A Merz/Muth DNA Family Tree

This is a new tree for me:

Turns out I can copy and paste from the previous tree, but the formatting is a bit odd. Reinhold’s tree has a birth date for Johann Peter Mertz at the top, so I borrowed that from there. As far as I know, Reinhold is the first one who I have found that shares these two ancestors of Merz and Muth.

Gangnus/Muller Tree

Unlike the Merz/Muth Tree, I already have an extensive Gangnus tree:

Rienhold should come in on the left side with Philipp Julius Gustavis Gangnus.  He descends from Sophia Gangnus born in 1783:

This gets a bit complicated the way I have it. I don’t think that Ancestry picked up the fact (if I have it right) that Reinhold is a 4th cousin twice removed and 5th cousin twice removed on the Gangnus Line. This tree is quite robust. There are many branches which in my view is desirable.

Niclas/Riedel Tree

This tree is also a first:

This tree also has the good type of branching in three different generations that I like to see.

Summary and Conclusions

  • Reinhold matches my family by DNA and by many common ancestors.
  • From what I can tell, Reinhold shares at least 10 common ancestors with me and my family.
  • I added Reinhold to my Rathfelder/Bittenbinder and Gangnus/Clausing Tree
  • I created a new Merz/Muth and Niclas/Riedel DNA Tree to show the relationship between Reinhold and my family.
  • It is no surprise that Reinhold has DNA matches with my family considering all the common ancestors we share.


Finding My Latvian Cousin Raimonds at 23andMe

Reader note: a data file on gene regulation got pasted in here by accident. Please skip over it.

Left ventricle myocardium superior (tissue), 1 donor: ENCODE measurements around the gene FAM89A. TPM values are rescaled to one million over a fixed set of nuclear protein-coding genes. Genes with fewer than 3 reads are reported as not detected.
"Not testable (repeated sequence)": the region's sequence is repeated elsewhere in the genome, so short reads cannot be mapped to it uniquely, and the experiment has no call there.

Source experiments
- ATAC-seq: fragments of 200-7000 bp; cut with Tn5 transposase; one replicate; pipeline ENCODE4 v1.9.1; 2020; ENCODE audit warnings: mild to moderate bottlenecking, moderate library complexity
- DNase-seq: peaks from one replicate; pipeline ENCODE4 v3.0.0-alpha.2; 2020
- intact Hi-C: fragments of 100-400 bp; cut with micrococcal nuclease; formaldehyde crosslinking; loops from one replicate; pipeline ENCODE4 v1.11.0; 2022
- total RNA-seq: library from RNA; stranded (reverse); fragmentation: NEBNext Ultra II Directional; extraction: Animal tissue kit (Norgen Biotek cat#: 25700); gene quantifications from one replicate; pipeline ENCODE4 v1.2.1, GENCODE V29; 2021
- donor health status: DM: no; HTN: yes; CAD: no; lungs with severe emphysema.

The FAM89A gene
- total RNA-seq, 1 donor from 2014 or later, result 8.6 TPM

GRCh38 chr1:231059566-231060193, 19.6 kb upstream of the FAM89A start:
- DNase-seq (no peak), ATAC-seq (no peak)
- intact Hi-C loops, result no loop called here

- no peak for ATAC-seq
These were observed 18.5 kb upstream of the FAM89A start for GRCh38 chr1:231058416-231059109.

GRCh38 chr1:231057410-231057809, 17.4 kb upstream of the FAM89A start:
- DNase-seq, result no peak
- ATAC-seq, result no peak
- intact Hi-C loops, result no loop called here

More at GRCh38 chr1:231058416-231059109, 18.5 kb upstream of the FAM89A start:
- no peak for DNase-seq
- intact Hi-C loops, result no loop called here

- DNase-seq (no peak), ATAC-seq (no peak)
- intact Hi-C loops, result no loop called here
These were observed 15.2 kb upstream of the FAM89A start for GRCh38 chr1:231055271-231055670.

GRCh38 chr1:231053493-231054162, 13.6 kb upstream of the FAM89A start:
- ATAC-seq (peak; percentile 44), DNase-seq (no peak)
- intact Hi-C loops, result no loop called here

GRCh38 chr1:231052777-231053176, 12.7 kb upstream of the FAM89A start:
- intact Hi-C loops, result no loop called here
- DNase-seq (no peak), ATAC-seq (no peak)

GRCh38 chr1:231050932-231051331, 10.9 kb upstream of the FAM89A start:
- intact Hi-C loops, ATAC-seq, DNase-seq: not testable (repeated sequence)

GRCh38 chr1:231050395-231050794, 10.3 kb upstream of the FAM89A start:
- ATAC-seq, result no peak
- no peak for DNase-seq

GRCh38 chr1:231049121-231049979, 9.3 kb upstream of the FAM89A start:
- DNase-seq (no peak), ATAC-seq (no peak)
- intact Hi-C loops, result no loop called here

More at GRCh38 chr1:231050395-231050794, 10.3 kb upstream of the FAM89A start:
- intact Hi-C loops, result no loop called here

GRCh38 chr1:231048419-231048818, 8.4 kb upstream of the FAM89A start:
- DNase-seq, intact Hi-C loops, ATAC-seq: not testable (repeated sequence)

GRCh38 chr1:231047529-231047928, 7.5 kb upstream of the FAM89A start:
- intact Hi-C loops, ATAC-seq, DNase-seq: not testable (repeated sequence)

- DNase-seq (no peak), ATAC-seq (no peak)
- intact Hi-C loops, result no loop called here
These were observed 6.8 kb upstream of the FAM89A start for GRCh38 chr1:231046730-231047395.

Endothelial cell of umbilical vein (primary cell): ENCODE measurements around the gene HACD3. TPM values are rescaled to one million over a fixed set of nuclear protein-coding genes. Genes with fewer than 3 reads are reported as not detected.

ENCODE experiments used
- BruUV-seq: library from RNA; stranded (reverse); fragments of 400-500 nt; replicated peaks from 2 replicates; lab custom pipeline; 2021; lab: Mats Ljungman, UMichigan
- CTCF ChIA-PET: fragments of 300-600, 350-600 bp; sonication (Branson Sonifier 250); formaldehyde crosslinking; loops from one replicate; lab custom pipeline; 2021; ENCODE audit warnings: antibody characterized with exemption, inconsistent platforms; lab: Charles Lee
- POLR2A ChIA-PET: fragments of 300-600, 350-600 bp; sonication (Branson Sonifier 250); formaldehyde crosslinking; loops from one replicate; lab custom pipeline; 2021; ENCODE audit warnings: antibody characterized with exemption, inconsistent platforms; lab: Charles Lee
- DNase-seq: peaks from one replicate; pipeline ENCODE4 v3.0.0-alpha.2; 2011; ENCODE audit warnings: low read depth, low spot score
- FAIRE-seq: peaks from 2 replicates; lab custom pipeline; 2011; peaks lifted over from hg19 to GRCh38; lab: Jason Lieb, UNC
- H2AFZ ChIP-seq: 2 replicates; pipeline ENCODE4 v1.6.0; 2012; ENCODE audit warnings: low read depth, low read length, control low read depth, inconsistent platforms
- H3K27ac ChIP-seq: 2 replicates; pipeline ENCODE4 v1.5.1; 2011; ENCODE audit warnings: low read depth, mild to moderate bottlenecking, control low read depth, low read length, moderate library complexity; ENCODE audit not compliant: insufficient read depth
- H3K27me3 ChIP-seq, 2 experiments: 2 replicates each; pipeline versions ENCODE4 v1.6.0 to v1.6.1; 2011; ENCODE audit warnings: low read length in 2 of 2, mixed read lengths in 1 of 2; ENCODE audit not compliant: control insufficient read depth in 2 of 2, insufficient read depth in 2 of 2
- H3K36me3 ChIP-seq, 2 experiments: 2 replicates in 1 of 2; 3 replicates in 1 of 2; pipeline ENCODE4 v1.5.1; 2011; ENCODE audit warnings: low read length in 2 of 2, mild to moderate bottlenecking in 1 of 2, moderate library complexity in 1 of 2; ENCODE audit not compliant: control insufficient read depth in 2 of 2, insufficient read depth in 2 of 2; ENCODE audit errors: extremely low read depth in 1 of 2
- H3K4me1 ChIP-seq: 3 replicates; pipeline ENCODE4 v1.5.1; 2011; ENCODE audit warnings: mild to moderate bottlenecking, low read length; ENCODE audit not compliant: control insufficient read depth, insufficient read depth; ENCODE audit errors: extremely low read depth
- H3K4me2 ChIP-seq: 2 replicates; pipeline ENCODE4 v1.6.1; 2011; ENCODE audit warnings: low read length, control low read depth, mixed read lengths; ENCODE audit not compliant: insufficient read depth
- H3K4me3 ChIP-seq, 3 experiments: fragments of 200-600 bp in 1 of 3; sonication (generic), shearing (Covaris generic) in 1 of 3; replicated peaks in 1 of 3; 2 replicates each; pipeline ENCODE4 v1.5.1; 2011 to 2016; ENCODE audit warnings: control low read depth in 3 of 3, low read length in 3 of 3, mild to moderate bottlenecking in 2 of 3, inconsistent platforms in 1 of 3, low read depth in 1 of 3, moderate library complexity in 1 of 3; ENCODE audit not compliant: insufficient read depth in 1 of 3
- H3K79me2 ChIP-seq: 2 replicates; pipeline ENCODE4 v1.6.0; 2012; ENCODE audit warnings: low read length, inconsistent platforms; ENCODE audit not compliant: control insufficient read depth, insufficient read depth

Occasionally, I check 23andMe to see if I have any matches. The last time I checked I was happy to find Raimonds. Raimonds lists his location as Riga, Latvia. That got my attention as my mother’s father was from Riga.

How Raimonds and I Match By DNA

Here is how we match by DNA:

Under 23andMe’s advanced DNA comparisons, I see this:

Another thing that jumped out at me was the X Chromosome match that Raimonds and I have. This seemed significant. Here are the places on my tree that Raimonds and I could have an X Chromosome match:

This is the tree of my grandfather who was Alexander Rathfelder. As both Raimonds and Alexander were from Riga, it makes sense to start with Alexander’s tree. X DNA is not passed down from father to son, so that rules out the Rathfelder line. As we go back it eliminates the Gangnus and Lutke Lines. However, with intermarriage, these could possibly be added in later back in time.

Raimonds’ Genealogy

I wrote to Raimonds at 23andMe and he was nice enough to write back. Here is what Raimonds told me:

I do see a Carl Heinrich Lutke in my tree. However, based on the X Chromosome inheritance, I don’t think that our DNA match reflects that ancestor. In addition, Raimonds’ maternal Lutke grandfather would have not gotten any X Chromosome from his father. That means that the X Chromosome match could as easily be on Raimonds’ maternal grandmother’s side.

So How Am I Related to Raimonds?

The answer appears to be at the Raduraksti Web Page that has a lot of the Latvian Church records. I think that the records are listed under the Linden Church at that web page. Here is the Linden Church:

Here are two links that are in the right time period:

Unfortunately, I don’ t know what the L (l, v) means. Also the more recent records are in Russian. I also checked the Linden Church in 1890 for Lutke. Here is one entry:

However, this is not Johann.

I then went back a year to 1899:

This appears to be the birth and baptismal dates for Johannes Ernst Lutke. He was the son of Johann Marcus Lutke and Wilhemine Catharine Schwechheimer. I left out the sponsors names from the next page: